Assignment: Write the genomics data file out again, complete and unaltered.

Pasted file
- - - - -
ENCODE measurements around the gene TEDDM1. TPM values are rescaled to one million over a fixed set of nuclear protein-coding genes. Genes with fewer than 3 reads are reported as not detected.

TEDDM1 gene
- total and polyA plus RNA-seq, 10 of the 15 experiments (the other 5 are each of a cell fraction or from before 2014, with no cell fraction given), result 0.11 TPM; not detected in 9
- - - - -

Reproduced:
ENCODE measurements around the gene TEDDM1. TPM values are rescaled to one million over a fixed set of nuclear protein-coding genes. Genes with fewer than 3 reads are reported as not detected.

TEDDM1 gene
- total and polyA plus RNA-seq, 10 of the 15 experiments (the other 5 are each of a cell fraction or from before 2014, with no cell fraction given), result 0.11 TPM; not detected in 9